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NASA Probe to ‘Touch’ the Sun Will Carry 1.1 mn Names

A memory card containing the names was installed on the spacecraft on May 18, the US space agency said

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NASA on Thursday confirmed a delay in the first piloted flights of Boeing and SpaceX.
NASA on Thursday confirmed a delay in the first piloted flights of Boeing and SpaceX. Pixabay
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When NASA’s s Parker Solar Probe, humanity’s first mission to “touch” a star, launches on July 31, it will carry more than scientific instruments on this historic journey — it will also hold more than 1.1 million names submitted by the public to go to the Sun, NASA has said.

Back in March, NASA invited people around the world to submit their names online to be placed on a microchip aboard its historic Parker Solar Probe. Submissions were accepted till April 27.

NASA this week revealed that a total of 1,137,202 names were submitted and confirmed over the seven-and-a-half-week period.

A memory card containing the names was installed on the spacecraft on May 18, the US space agency said.

The card was mounted on a plaque bearing a dedication to and a quote from the mission’s namesake, heliophysicist Eugene Parker, who first theorised the existence of the solar wind.

NASA
Representational Image, VOA

Throughout its seven-year mission, the spacecraft will swoop through the Sun’s atmosphere 24 times, getting closer to our star than any spacecraft has gone before.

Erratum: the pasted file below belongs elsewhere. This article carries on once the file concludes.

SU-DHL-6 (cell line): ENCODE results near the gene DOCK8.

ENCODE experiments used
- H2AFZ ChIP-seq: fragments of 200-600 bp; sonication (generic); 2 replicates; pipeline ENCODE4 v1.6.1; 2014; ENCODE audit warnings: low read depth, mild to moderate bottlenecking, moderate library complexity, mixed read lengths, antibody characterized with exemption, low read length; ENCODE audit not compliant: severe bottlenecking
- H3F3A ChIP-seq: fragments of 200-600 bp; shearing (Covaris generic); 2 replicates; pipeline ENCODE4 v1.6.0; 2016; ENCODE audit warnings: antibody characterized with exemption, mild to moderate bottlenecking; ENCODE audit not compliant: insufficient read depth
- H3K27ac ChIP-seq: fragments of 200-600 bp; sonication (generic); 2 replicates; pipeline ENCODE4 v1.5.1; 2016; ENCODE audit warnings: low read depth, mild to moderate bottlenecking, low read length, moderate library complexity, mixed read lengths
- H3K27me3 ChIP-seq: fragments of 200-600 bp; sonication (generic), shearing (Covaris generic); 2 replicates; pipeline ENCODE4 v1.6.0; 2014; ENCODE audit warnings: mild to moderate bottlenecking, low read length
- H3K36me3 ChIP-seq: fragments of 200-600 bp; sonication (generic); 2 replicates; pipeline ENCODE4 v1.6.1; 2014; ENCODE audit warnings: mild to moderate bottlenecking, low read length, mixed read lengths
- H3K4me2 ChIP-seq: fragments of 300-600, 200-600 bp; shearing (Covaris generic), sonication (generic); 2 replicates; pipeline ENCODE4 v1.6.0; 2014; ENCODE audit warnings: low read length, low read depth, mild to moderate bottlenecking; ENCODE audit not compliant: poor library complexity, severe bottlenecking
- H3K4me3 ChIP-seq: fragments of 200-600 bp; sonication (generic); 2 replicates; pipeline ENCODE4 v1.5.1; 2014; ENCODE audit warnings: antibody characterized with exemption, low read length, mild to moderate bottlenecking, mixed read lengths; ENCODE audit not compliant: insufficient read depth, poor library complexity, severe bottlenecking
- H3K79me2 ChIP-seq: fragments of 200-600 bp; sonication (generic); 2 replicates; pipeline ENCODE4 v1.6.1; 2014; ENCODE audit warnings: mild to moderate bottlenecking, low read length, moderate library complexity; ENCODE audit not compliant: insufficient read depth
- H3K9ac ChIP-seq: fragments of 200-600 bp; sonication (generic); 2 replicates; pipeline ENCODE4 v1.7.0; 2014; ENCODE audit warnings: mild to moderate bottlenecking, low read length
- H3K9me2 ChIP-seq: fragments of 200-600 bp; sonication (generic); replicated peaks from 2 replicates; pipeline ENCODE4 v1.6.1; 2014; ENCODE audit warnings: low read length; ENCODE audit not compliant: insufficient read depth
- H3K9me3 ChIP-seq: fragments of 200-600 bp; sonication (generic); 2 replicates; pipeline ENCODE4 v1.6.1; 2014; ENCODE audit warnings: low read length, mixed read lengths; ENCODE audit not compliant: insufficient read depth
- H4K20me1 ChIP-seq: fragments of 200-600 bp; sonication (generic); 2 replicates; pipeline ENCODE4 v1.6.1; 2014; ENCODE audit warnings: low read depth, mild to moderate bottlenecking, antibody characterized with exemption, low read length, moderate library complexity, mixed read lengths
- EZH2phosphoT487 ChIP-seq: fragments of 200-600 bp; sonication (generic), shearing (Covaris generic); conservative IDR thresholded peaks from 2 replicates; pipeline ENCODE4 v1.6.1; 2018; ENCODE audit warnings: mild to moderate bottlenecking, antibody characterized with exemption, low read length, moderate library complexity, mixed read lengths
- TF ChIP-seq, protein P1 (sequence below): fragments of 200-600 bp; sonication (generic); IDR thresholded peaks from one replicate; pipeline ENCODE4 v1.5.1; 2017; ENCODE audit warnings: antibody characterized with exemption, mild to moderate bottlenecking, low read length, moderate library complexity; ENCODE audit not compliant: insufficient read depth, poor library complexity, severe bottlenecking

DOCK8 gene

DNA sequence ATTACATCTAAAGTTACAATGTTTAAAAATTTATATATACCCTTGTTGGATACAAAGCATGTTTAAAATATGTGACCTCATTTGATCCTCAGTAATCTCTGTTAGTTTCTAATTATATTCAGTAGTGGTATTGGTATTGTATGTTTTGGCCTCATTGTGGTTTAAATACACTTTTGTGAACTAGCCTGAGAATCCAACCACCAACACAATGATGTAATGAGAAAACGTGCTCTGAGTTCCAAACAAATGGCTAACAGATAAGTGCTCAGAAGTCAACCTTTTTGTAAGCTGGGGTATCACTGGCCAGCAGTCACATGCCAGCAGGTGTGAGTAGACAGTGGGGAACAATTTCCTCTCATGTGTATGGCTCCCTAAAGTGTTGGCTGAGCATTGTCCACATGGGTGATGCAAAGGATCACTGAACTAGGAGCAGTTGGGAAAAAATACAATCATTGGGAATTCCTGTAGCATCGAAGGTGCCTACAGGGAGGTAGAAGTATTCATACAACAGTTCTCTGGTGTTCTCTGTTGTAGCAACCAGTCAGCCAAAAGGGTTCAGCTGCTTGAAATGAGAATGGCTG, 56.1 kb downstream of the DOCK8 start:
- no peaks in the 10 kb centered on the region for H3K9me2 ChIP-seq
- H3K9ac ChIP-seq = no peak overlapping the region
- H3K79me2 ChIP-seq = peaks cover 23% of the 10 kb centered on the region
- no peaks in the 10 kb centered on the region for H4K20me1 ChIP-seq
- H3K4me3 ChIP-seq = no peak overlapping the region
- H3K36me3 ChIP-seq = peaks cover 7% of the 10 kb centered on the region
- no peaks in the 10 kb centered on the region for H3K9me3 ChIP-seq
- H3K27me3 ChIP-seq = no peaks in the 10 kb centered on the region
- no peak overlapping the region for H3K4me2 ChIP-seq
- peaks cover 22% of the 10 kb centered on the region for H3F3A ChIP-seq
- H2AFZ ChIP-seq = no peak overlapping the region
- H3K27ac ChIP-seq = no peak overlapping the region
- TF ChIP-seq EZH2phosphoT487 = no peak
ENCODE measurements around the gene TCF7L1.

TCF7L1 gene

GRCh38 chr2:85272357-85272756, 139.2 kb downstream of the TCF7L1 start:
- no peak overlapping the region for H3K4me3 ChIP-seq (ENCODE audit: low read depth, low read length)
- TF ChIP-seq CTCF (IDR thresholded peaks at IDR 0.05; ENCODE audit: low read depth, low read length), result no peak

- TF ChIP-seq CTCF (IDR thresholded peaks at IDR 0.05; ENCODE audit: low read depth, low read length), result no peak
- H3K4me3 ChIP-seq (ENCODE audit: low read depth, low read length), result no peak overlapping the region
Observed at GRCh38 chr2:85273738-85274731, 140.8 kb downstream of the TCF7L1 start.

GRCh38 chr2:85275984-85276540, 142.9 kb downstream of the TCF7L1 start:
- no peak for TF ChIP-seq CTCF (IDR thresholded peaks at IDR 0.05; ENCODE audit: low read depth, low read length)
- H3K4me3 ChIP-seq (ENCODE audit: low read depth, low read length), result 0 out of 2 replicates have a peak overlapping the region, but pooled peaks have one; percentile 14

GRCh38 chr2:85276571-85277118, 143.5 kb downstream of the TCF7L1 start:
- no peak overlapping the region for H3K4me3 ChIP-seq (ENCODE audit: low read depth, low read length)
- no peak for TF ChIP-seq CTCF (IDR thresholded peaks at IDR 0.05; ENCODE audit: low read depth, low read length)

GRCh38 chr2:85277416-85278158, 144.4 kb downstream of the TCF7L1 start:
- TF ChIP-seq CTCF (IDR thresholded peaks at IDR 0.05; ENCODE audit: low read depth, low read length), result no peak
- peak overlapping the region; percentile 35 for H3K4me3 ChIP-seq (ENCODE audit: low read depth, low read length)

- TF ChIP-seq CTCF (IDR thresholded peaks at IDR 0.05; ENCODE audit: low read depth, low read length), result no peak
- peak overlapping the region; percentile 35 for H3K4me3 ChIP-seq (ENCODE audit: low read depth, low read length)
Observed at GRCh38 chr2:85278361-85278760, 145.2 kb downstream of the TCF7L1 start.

“Parker Solar Probe is going to revolutionise our understanding of the Sun, the only star we can study up close,” said Nicola Fox, project scientist for Parker Solar Probe at the Johns Hopkins Applied Physics Lab in Laurel, Maryland.

“It’s fitting that as the mission undertakes one of the most extreme journeys of exploration ever tackled by a human-made object, the spacecraft will also carry along the names of so many people who are cheering it on its way,” she added.

This memory card also carries photos of Parker and a copy of his groundbreaking 1958 scientific paper.

Also Read: SpaceX to Launch Twin NASA Water Cycle Tracker Satellites

Parker proposed a number of concepts about how stars — including our Sun — give off material.

He called this cascade of energy and particles the solar wind, a constant outflow of material from the Sun that we now know shapes everything from the habitability of worlds to our solar system’s interaction with the rest of the galaxy.

Parker Solar Probe will explore the Sun’s outer atmosphere and make critical observations to answer decades-old questions about the physics of stars.

The resulting data may also improve forecasts of major eruptions on the Sun and subsequent space weather events that impact life on Earth, as well as satellites and astronauts in space, NASA said. (IANS)

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The Secret Behind NASA’s Parker Solar Probe

The spacecraft, launched from Cape Canaveral Air Force Station in Florida on August 12, will transmit its first scientific observations in December.

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Why won't NASA's Parker Solar Probe melt?
Why won't NASA's Parker Solar Probe melt?VOA

With NASA launching a historic Parker Solar Probe deeper into the solar atmosphere than any mission before it, a moot question arises: Why won’t it melt?